You need to ensure that your BP monitor has been validated. Not all monitors have been validated, because the regulations governing their sale are apparently as much about electrical safety as measurement accuracy. You can check yours at the National Registry  run by the British and Irish Hypertension Society.

You can learn how to reliably measure your own BP an on-line course (yes, really) here which takes about an hour [5]. Most people just follow the instructions that come with the BP equipment that they buy

If you want to learn more, read the article by Piccone and colleagues (link below). Shout out to them for a really useful article. Awesome!

Does too much exercise cause back pain?

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Sometimes you wonder about scientists. Do they want their research to be understood? Or do they want to cloak it in mystery? One study, published quite a number of years ago (2009), sounds like the title of the latest instructions from a piece of drainage kit from Plumbers World: ‘Physical activity and low back pain: a U-shaped relation’ [1], The authors are assuming that the readers are not about to unblock their sink, but are actually epidemiologists with an enthusiasm for descriptions of graphs.What our Dutch researcher friends are attempting to get across is that if you look at a graph of the incidence of low back pain after physical activity you will see that it is U-shaped. According to their study of 3364 subjects, people who exercise minimally have a higher incidence of back pain, but so do people who engage in more strenuous exercise. Those doing moderate levels of exercise have the lowest levels of back pain.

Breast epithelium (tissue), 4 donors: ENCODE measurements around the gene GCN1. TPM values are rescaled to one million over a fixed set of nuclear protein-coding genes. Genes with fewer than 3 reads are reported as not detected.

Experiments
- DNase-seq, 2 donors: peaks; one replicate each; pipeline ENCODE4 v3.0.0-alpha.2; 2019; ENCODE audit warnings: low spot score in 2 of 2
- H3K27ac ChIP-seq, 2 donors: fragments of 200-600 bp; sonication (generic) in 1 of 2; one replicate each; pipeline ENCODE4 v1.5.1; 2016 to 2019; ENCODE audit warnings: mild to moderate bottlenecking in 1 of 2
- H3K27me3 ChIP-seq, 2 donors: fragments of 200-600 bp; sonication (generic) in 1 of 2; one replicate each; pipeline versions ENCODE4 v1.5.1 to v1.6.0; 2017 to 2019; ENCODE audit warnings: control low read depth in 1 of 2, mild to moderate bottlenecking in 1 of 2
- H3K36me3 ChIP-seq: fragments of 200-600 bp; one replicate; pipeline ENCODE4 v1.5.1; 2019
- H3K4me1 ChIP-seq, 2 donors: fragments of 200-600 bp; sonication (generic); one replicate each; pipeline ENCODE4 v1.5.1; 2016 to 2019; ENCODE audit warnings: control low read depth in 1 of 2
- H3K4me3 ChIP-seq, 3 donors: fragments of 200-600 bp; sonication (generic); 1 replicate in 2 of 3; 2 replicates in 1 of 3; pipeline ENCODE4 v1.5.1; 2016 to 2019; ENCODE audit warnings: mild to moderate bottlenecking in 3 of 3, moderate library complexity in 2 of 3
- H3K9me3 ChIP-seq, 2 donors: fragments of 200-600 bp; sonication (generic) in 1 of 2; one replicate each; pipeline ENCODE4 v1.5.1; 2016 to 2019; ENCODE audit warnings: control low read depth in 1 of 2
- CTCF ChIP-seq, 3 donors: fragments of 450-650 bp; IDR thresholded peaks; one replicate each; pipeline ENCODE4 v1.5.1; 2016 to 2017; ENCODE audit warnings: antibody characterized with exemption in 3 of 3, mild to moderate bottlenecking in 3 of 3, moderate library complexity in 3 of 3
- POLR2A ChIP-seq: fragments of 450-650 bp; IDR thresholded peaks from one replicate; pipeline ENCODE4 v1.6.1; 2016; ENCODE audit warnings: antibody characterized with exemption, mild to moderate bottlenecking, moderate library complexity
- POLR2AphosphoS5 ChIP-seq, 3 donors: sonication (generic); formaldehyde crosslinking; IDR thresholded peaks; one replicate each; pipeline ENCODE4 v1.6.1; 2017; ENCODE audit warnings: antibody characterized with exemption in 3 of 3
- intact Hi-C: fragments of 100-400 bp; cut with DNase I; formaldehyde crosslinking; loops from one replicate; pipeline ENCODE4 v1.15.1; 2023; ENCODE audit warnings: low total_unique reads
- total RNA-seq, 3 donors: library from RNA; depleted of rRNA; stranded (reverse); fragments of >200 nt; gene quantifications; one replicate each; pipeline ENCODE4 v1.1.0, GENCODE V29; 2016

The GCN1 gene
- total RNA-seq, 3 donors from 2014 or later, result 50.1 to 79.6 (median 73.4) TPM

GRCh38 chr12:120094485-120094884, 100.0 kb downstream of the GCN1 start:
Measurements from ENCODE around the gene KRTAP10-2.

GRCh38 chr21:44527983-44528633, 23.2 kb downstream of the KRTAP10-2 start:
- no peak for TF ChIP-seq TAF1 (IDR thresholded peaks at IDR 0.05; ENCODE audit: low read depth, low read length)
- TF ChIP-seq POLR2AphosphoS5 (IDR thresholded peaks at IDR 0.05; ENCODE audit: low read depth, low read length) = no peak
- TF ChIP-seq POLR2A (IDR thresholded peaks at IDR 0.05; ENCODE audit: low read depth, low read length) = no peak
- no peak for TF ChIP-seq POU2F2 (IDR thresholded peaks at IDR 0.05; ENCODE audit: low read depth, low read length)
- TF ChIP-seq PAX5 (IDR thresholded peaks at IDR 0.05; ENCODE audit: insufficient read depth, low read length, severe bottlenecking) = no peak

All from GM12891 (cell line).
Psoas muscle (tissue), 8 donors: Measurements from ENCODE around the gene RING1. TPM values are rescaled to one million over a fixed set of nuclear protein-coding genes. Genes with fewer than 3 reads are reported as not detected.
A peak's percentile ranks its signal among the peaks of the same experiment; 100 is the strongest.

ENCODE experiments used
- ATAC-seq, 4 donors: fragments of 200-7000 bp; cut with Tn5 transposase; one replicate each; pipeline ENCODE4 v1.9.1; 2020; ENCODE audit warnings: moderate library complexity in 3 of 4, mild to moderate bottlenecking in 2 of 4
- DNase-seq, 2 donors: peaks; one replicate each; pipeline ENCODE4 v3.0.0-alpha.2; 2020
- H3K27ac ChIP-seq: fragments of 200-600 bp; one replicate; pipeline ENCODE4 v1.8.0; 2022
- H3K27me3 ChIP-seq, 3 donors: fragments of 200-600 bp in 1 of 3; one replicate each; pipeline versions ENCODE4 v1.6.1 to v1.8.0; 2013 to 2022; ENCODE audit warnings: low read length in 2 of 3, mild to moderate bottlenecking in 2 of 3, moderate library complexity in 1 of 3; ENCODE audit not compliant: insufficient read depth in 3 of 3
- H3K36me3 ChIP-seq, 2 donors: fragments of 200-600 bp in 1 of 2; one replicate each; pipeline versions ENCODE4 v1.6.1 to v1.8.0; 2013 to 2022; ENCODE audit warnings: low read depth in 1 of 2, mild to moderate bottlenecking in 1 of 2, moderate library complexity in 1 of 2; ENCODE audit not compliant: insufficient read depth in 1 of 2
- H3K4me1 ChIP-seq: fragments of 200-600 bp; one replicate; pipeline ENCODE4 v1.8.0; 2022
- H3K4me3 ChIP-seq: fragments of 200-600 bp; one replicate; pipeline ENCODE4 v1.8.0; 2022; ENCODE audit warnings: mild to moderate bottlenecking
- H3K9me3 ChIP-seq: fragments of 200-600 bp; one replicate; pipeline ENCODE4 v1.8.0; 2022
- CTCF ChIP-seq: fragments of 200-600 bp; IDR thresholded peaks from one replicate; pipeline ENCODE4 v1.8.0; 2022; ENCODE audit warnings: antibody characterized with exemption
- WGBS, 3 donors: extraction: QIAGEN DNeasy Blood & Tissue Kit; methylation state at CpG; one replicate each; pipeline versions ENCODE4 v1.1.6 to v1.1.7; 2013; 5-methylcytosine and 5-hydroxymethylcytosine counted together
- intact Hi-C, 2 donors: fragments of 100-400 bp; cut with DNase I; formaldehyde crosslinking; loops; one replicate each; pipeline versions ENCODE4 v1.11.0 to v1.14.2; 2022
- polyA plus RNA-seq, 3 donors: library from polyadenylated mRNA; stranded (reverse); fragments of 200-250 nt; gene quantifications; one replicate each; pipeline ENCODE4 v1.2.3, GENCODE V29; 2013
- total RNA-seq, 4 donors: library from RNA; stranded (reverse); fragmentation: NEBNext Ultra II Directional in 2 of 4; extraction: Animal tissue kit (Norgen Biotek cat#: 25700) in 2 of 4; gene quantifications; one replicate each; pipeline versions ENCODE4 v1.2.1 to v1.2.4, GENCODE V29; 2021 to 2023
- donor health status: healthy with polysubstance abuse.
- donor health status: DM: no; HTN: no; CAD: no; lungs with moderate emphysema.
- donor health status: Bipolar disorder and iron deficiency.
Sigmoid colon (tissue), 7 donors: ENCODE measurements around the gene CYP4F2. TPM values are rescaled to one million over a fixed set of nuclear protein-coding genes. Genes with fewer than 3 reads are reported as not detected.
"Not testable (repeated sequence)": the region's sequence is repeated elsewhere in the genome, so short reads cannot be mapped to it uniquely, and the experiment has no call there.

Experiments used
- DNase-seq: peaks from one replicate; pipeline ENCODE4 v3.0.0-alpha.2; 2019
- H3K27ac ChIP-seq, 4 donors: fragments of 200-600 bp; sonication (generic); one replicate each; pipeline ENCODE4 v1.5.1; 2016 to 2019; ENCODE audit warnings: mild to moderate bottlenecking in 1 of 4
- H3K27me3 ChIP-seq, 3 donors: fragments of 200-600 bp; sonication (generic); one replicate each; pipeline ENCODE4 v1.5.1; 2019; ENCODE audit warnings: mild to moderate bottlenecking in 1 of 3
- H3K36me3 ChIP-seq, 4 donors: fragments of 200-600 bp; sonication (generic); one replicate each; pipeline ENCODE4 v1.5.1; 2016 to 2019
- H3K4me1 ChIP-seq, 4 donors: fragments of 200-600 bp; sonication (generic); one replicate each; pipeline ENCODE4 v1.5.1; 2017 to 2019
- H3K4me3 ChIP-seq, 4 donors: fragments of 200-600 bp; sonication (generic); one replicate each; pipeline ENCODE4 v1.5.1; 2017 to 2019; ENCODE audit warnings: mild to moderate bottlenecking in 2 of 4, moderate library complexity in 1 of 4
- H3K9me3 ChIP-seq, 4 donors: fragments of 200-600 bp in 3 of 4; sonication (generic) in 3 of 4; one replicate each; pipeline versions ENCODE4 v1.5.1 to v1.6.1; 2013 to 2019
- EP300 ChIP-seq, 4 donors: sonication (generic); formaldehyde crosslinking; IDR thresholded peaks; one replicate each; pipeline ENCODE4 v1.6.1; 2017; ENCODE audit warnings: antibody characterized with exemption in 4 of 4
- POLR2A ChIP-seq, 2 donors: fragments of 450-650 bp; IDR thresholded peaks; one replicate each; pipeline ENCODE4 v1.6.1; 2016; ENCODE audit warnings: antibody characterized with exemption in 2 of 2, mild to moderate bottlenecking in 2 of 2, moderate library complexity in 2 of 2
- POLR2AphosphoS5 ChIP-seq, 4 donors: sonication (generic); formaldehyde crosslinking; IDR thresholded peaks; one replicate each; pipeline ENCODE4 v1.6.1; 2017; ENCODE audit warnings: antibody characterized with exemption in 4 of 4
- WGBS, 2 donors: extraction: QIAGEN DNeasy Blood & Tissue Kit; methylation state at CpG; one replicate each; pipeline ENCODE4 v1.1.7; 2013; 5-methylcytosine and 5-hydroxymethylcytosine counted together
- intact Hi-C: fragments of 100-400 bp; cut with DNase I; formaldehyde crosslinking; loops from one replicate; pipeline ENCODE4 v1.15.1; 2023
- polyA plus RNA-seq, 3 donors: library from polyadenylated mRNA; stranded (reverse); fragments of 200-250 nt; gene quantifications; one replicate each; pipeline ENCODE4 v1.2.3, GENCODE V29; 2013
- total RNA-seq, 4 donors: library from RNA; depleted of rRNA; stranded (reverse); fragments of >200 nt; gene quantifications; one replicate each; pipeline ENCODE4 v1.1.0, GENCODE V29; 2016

Your spouse understands this intuitively when he says: ‘In a bit love, my back is playing up’ when you ask him for the third time to put the bins out. He thinks that he is engaging in strenuous exercise, whereas in reality he does almost no exercise. So, it’s little wonder that he gets back pain.

Our spouses all believe that their thinking is correct. But is it? A recent paper [2] suggests otherwise. These researchers, from Portsmouth University, studied 5802 people over 50yrs old, and found that the only level of exercise that reduced the incidence of musculo-skeletal pain was a high level of exercise.

So, it seems that you would be justified in informing your poor spouse that if, in addition to taking the bins out, perhaps he could also cut the grass and trim the hedge? He might get a bit less back pain!

Furthermore, the same recent study found that being overweight increased the risk of suffering from musculo-skeletal pain, as did poverty, and being female. There are plenty of societal issues for us to address.

I’m just off to put the bins out……..

btw…. these studies are all looking at groups of patients and seeing what is best ‘in general’. You cannot simply apply group statistics to an individual. There are, of course, individuals for whom doing high levels of exercise will cause more problems. So, get some individual advice if you are thinking about launching into a new physical exercise regime!

  1. Heneweer, H., L. Vanhees, and H.S. Picavet, Physical activity and low back pain: a U-shaped relation? Pain, 2009. 143(1-2): p. 21-5.

2. Niederstrasser, N.G. and N. Attridge, Associations between pain and physical activity among older adults. PLoS One, 2022. 17(1): p. e0263356.